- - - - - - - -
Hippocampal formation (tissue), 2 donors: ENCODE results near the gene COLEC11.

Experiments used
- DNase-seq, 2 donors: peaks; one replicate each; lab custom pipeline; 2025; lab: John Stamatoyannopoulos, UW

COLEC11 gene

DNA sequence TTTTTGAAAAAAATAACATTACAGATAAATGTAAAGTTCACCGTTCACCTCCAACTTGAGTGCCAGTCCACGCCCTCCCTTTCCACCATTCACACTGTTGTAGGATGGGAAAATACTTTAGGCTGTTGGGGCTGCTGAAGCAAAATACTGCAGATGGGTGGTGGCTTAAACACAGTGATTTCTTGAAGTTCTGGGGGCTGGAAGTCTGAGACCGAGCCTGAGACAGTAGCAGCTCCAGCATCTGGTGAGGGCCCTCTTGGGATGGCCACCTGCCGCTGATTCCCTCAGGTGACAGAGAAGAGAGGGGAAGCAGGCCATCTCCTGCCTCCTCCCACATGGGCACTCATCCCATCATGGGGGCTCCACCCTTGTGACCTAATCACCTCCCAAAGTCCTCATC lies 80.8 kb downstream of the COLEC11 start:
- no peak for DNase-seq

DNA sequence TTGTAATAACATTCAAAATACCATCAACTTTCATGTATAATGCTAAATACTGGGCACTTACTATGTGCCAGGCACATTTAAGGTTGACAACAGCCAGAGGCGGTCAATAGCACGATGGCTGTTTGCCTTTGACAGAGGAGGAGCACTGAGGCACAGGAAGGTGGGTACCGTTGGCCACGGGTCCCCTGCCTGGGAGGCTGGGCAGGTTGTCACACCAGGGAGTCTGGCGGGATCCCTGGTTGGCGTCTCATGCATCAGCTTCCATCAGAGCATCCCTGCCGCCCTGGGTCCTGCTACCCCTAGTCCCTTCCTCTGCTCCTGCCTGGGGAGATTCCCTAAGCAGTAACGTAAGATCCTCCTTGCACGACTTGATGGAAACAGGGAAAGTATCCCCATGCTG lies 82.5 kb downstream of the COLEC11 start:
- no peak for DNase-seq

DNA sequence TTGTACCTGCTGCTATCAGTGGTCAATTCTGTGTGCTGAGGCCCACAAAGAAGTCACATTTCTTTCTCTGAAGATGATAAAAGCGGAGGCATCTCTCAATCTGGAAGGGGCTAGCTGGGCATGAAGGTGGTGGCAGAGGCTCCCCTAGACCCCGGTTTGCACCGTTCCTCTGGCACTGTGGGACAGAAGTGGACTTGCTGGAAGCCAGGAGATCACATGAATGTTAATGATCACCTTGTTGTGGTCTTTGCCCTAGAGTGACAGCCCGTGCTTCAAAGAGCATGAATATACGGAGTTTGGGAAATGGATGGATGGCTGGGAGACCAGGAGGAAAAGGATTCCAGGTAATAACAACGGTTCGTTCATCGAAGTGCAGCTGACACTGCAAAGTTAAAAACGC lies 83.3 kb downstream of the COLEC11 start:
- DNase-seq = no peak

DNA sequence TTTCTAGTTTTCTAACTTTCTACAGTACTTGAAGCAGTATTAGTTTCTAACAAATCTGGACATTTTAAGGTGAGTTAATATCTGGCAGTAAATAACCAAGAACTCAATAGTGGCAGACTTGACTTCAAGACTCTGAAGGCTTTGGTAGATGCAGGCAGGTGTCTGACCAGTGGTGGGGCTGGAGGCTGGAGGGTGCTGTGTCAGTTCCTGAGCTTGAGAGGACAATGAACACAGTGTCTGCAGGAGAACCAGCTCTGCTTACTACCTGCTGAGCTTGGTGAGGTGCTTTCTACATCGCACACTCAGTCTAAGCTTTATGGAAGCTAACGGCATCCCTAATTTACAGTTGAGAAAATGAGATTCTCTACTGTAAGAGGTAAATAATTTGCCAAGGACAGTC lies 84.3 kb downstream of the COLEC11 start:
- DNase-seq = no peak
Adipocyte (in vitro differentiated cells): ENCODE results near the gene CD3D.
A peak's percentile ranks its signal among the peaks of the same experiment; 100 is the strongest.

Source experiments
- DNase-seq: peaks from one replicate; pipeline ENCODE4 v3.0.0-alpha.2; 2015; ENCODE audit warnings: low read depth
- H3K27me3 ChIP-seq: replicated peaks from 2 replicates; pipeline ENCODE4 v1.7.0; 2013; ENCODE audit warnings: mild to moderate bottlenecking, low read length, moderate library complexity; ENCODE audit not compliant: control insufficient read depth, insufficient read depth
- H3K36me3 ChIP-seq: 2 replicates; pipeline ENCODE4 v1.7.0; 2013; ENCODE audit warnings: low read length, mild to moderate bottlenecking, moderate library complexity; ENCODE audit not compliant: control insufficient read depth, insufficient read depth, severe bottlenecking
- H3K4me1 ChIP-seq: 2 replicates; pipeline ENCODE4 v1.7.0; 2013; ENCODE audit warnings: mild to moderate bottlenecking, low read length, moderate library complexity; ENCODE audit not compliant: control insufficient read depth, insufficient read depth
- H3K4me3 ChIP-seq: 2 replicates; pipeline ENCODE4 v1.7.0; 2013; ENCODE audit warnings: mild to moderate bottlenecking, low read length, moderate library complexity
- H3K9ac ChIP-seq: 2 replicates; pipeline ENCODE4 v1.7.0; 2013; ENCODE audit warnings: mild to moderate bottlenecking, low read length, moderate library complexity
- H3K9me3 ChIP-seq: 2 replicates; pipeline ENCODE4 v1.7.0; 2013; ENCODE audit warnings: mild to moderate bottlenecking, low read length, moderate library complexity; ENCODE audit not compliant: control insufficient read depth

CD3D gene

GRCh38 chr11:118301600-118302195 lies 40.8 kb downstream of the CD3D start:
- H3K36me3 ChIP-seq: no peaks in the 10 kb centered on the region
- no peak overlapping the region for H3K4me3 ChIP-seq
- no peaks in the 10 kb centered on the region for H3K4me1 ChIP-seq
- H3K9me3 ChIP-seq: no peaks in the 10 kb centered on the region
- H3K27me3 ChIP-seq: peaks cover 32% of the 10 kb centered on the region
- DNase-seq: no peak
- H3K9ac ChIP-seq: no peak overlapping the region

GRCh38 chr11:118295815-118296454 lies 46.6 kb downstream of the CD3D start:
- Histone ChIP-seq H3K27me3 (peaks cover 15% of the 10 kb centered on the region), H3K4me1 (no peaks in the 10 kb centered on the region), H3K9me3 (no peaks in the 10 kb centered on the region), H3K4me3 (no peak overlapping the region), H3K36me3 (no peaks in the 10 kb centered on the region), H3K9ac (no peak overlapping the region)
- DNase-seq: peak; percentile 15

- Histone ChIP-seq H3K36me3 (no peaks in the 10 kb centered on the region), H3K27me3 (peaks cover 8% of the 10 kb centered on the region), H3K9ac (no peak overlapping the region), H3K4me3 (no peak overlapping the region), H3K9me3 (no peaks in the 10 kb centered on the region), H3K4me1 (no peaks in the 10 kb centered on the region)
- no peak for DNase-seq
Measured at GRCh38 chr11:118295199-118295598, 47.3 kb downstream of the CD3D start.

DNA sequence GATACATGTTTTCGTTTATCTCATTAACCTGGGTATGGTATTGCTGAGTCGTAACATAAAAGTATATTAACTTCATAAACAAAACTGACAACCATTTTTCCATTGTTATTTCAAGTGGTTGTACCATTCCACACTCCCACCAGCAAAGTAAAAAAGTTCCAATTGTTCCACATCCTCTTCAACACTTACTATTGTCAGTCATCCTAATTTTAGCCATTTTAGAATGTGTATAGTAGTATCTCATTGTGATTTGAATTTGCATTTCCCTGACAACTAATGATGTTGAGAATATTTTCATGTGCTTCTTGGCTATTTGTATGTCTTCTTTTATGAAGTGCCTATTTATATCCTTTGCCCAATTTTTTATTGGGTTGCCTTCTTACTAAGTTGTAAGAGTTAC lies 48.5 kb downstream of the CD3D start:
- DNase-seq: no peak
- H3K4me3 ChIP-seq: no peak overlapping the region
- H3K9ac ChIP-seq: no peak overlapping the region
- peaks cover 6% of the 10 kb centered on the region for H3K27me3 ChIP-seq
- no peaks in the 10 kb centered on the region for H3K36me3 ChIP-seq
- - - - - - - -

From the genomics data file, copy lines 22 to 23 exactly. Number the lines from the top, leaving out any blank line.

- H3K9me3 ChIP-seq: 2 replicates; pipeline ENCODE4 v1.7.0; 2013; ENCODE audit warnings: mild to moderate bottlenecking, low read length, moderate library complexity; ENCODE audit not compliant: control insufficient read depth

CD3D gene